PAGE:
The lakes of the Torres Del Paine seem to come in two colors: the milky teal-gray of the photo above and the brilliant rich navy of the photo below. With no guide to ask, the reasoning behind this distinction bothered me, until I met an experienced Patagonian hiker the first night near Glacier Grey.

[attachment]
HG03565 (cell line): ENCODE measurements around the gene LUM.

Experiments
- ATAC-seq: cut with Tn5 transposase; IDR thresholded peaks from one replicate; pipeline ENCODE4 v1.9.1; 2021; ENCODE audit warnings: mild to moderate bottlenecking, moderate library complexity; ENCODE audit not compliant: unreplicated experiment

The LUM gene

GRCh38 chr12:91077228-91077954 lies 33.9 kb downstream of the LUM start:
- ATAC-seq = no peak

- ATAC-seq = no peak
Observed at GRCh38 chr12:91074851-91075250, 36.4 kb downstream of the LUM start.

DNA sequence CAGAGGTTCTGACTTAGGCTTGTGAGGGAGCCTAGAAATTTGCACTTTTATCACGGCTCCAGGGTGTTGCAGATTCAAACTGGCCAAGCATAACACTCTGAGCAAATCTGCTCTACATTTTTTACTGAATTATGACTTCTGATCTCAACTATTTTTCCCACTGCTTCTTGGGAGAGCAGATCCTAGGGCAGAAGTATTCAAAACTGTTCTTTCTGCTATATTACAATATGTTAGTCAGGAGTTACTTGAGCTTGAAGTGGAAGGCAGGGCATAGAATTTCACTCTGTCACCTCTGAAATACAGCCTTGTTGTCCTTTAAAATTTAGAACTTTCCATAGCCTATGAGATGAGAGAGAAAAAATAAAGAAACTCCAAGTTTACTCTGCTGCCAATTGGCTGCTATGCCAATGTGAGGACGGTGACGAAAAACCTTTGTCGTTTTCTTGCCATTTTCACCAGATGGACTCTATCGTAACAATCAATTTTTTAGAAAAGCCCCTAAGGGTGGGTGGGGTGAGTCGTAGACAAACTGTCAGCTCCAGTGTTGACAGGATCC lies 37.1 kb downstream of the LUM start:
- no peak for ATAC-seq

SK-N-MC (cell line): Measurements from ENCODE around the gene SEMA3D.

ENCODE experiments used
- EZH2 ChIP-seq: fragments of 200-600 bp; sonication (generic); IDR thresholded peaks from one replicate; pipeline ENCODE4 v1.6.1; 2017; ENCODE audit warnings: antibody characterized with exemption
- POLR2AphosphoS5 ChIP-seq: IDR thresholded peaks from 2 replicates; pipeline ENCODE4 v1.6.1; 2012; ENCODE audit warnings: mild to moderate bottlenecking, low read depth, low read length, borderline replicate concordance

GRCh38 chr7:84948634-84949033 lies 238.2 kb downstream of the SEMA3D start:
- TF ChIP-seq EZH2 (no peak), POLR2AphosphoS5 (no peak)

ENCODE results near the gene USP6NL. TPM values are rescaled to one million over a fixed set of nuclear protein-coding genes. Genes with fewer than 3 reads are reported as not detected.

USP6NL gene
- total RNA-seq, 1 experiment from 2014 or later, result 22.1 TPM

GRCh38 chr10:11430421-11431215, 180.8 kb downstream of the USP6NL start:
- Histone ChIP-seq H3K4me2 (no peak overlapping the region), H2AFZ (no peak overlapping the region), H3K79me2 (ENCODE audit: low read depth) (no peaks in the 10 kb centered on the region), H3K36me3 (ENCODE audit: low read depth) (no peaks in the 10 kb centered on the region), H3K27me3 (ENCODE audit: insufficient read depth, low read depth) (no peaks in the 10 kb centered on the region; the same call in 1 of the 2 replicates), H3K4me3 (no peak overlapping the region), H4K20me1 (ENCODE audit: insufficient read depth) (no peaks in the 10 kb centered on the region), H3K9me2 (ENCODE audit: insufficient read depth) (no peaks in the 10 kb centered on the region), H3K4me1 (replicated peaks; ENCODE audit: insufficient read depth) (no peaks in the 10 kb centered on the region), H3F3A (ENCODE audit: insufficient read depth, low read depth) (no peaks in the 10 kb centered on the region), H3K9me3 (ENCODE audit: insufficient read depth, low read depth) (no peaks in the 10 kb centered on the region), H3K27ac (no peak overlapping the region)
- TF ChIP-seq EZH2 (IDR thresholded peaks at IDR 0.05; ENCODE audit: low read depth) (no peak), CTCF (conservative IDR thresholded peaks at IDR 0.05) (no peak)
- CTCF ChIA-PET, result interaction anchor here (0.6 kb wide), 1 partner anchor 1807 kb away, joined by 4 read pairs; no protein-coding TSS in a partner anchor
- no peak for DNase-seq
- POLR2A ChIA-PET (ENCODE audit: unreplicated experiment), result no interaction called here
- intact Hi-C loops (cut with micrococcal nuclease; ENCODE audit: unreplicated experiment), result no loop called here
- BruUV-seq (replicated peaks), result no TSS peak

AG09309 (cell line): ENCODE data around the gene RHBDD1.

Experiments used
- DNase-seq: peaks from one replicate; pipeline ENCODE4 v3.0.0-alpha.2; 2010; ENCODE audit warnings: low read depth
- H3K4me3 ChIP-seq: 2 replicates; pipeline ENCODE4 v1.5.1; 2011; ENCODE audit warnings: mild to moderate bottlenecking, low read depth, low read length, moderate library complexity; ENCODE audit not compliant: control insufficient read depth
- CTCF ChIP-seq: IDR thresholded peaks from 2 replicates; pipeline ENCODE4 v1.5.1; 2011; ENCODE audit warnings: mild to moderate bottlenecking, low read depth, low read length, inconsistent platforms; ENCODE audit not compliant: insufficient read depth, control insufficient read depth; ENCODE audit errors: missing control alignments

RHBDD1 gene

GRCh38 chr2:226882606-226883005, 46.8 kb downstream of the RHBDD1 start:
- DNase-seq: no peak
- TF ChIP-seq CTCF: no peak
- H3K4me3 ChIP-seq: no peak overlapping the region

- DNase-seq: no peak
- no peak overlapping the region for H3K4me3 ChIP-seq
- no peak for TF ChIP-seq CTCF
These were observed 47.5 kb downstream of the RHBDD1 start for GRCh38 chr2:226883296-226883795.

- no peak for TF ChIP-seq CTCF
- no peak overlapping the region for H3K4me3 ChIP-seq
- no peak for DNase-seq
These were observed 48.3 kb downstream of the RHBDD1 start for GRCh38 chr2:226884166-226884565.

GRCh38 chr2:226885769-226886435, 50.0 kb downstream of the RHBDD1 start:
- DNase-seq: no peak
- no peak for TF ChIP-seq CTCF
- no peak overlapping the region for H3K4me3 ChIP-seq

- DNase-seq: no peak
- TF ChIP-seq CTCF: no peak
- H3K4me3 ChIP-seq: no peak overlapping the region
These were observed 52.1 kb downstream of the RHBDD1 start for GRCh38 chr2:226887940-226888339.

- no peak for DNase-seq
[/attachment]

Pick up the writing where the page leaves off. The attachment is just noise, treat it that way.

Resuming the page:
The classic blue bodies of water dotting the landscape, while beautiful, are the less interesting of the two. It's the teal lakes that are unique to this and other glacier regions. Where the lake meets a glacier, far below the surface, the glacier is constantly grinding against the bedrock, filling the melting water with tiny pieces of rock. The particles are so small and light they never settle at the bottom of the water and are suspended throughout the lake. It's these floating sediments, the effect of the glacier scraping against the bedrock, that make the water appear cloudy.